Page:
Improvement in neuropathy following treatment of solitary plasmacytoma suggests a probable pathogenic role for monoclonal protein. Detection of `M' protein on myelin sheath, schwann cells and endoneurial space in the nerve biopsy studies of four patients with POEMS syndrome[8] favors this hypothesis and justifies thorough investigations for and active treatment of the plasma cell proliferation. The class of `M' protein present in the nerve corresponded to that detected in the serum in all but one patient in this study.

There are very few reports in the literature depicting the natural history of solitary plasmacytoma. Meyer and Schulz[9] in their review of twelve cases with solitary plasmacytoma showed that most patients eventually develop multiple myeloma but they have protracted course. These patients may live for years without dissemination. This may be due to early detection and treatment coupled with a close follow up, to keep tumor load in control.

   »   Conclusion Top

Solitary plasmacytoma with peripheral neuropathy is rare. The peripheral neuropathy usually precedes the detection of malignancy. As these patients are asymptomatic for myeloma, the diagnosis may be missed. Hence, we recommend that radiological skeletal survey and serum immunoelectrophoresis be performed in all patients with `cryptogenic' polyneuropathy, particularly since response to surgical excision or radiation therapy of the focal lesion is gratifying.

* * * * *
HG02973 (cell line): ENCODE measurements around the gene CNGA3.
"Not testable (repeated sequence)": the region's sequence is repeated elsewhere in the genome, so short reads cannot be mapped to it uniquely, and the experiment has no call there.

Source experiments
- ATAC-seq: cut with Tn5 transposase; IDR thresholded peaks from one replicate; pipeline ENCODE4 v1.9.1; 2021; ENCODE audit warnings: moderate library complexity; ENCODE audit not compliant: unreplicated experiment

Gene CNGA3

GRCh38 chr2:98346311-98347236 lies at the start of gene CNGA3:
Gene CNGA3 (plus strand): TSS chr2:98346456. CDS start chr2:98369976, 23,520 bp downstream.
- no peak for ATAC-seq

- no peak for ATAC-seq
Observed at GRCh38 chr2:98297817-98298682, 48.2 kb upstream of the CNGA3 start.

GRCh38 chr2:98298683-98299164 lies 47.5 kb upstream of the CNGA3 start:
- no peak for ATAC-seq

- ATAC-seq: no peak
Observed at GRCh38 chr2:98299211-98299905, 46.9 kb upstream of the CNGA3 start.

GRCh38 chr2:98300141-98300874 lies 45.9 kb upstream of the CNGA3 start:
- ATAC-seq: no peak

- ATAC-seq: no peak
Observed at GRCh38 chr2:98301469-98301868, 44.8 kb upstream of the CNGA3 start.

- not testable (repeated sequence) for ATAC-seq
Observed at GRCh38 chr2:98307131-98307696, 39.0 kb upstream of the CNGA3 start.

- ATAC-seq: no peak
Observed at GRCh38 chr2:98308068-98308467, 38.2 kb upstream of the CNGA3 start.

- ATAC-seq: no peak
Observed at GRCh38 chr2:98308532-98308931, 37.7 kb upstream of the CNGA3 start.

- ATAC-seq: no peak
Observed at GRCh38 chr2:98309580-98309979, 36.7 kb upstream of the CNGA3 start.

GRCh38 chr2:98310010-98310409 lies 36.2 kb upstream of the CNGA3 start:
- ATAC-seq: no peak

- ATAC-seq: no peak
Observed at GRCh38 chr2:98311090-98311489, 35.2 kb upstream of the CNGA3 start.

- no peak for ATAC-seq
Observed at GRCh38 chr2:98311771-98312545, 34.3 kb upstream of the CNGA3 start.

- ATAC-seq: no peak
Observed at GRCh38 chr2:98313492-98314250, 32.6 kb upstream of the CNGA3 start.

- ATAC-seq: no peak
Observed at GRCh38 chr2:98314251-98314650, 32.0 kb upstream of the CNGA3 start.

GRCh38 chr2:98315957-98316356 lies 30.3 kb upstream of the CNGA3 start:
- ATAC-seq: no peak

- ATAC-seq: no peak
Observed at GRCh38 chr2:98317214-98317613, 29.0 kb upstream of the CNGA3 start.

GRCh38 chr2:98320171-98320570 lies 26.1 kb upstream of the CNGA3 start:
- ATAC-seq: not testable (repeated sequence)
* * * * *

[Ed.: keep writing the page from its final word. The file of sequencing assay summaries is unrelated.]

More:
»   References Top

1.Rushton DI : Peripheral sensori-motor neuropathy associated with localized myeloma. BMJ 1965; 2 : 203-205.   Back to cited text no. 1    
2.Gupta SP, Prabhakar BR : Peripheral neuropathy and solitary plasmacytoma. BMJ 1965; 2 : 1004.  Back to cited text no. 2    
3.Davis LE, Drachman DB : Myeloma neuropathy, successful treatment of two patients and review of cases. Arch Neurol 1972; 27 : 507-511.  Back to cited text no. 3    
4.Read D, Warlow C : Solitary plasmacytoma with peripheral neuropathy. J Neurol Neurosurg Psychiatry 1978; 41 : 177-184.  Back to cited text no. 4    
5.Kelly JJ, Kyle RA, Miles JM et al : The spectrum of peripheral neuropathy in multiple myeloma. Neurology 1981; 31 : 24-31.  Back to cited text no. 5    
6.Kelly JJ, Kyle RA, Miles JM et al : Osteosclerotic myeloma and peripheral neuropathy. Neurology 1983; 33 : 202-210.   Back to cited text no. 6    
7.Kyle RA : Multiple myeloma, review of 869 cases. Mayo Clin Proc 1975; 50 : 29-40.  Back to cited text no. 7    
8.Adams D, Said G : Ultrastructural characterization of the M protein in nerve biopsy of patients with POEMS syndrome. J Neurol Neurosurg Psychiatry 1998; 64 : 809-812.  Back to cited text no. 8    
9.Meyer JE, Schulz MD : Solitary myeloma of bone, a review of twelve cases. Cancer 1974; 34 : 438-440.  Back to cited text no. 9